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Breast Cancer Detection With Low-Dimensional Ordered Orthogonal Projection in Terahertz Imaging

May 27, 2020

Chavez, Tanny, Nagma Vohra, Jingxian Wu, Keith Bailey, and Magda El-Shenawee. “Breast Cancer Detection with Low-dimension Ordered Orthogonal Projection in Terahertz Imaging.” IEEE Transactions on Terahertz Science and Technology (2019).


This article proposes a new dimension reduction algorithm based on low-dimensional ordered orthogonal projection, which is used for cancer detection with terahertz (THz) images of freshly excised human breast cancer tissues. A THz image can be represented by a data cube with each pixel containing a high-dimensional spectrum vector covering several THz frequencies, where each frequency represents a different dimension in the vector. The proposed algorithm projects the high-dimensional spectrum vector of each pixel within the THz image into a low-dimensional subspace that contains the majority of the unique features embedded in the image. The low-dimensional subspace is constructed by sequentially identifying its orthonormal basis vectors, such that each newly chosen basis vector represents the most unique information not contained by existing basis vectors. A multivariate Gaussian mixture model is used to represent the statistical distributions of the low-dimensional feature vectors obtained from the proposed dimension reduction algorithm. The model parameters are iteratively learned by using unsupervised learning methods, such as Markov chain Monte Carlo or expectation maximization, and the results are used to classify the various regions within a tumor sample. Experiment results demonstrate that the proposed method achieves apparent performance improvement in human breast cancer tissue over existing approaches such as one-dimensional Markov chain Monte Carlo. The results confirm that the dimension reduction algorithm presented in this article is a promising technique for breast cancer detection with THz images, and the classification results present a good correlation with respect to the histopathology results of the analyzed samples.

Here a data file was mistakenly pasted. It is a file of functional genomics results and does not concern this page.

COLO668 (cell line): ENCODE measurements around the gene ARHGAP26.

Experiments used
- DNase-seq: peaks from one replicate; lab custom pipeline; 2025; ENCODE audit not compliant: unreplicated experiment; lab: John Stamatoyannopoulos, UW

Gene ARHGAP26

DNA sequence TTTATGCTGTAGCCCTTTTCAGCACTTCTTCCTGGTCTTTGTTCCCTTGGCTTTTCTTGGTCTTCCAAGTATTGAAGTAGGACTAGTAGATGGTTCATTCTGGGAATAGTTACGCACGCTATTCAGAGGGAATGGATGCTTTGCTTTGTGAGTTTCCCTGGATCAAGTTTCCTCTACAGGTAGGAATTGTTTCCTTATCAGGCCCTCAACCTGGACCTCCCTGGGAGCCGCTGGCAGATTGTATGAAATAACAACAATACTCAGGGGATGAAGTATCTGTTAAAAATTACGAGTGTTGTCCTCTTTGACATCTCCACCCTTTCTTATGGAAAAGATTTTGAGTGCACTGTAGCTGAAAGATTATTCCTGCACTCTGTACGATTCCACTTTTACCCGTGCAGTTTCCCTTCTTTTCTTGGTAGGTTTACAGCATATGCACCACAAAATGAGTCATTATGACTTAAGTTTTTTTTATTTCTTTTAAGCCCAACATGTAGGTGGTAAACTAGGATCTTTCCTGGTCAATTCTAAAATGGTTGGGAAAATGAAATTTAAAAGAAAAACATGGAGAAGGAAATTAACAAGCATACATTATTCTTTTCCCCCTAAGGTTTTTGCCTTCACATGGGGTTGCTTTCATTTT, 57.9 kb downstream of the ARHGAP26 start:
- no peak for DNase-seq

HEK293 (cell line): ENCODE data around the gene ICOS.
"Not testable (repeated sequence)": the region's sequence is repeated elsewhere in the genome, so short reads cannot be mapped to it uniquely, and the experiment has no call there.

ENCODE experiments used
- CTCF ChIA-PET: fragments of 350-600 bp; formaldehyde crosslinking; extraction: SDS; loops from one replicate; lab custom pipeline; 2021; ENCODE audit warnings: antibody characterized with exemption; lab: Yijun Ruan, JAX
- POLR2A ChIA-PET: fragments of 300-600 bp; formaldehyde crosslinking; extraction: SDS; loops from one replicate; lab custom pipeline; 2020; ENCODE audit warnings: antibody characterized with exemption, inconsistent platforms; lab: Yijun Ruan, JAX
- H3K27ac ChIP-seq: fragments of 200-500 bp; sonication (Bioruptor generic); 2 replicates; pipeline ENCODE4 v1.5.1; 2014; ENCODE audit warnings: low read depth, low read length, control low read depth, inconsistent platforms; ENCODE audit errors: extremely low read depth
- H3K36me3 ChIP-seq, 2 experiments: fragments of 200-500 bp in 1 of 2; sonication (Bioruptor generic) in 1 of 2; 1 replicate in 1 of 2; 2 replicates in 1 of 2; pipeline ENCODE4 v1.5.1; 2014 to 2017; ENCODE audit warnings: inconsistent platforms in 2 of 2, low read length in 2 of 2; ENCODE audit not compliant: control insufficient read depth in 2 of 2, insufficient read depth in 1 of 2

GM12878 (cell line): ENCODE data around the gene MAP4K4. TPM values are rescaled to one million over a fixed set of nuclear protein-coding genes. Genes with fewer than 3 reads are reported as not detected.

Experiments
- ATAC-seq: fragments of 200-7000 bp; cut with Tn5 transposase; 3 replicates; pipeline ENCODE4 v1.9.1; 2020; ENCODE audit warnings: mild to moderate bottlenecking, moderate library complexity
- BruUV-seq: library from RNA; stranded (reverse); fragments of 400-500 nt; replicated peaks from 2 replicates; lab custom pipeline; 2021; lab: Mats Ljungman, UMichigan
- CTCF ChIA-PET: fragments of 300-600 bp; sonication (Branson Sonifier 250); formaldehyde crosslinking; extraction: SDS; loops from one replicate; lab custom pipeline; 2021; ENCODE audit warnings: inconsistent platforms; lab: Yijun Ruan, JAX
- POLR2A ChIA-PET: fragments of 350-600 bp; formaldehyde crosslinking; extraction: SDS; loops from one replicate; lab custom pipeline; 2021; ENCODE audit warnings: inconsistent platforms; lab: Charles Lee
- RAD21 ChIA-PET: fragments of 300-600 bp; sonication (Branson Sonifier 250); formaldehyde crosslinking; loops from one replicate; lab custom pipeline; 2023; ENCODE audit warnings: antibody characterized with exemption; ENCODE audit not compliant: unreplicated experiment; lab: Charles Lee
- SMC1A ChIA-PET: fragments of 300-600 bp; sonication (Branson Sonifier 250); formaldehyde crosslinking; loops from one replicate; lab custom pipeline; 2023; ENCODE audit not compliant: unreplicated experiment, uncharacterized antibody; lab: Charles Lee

“The reflection measurements were taken by using a TPSSpectra 3000 pulsed THz imaging and spectroscopy system. The diagram of the system is shown in Fig. 2(a). The system uses a Ti:Sapphire laser that produces an 800-nm pulse to excite the THz emitter and the THz receiver. Upon excitation, the THz emitter generates a time-domain THz pulse, as shown in Fig. 2(b). The Fourier transform of the pulse, as shown in Fig. 2(c), demonstrates a power spectrum of pulse ranging from 0.1 to 4 THz. This emitted pulse is made incident on the sample through a set of mirrors, and the reflected pulse from the sample is directed toward the THz receiver [8]. In the reflection mode measurements, both the THz emitter and the detector are offset 30◦ with respect to the normal direction on the sample. To obtain the THz-reflected signal at each pixel on the tissue to produce an image, the scanning stage was set to move in increments of 200-μm step size using a stepper motor”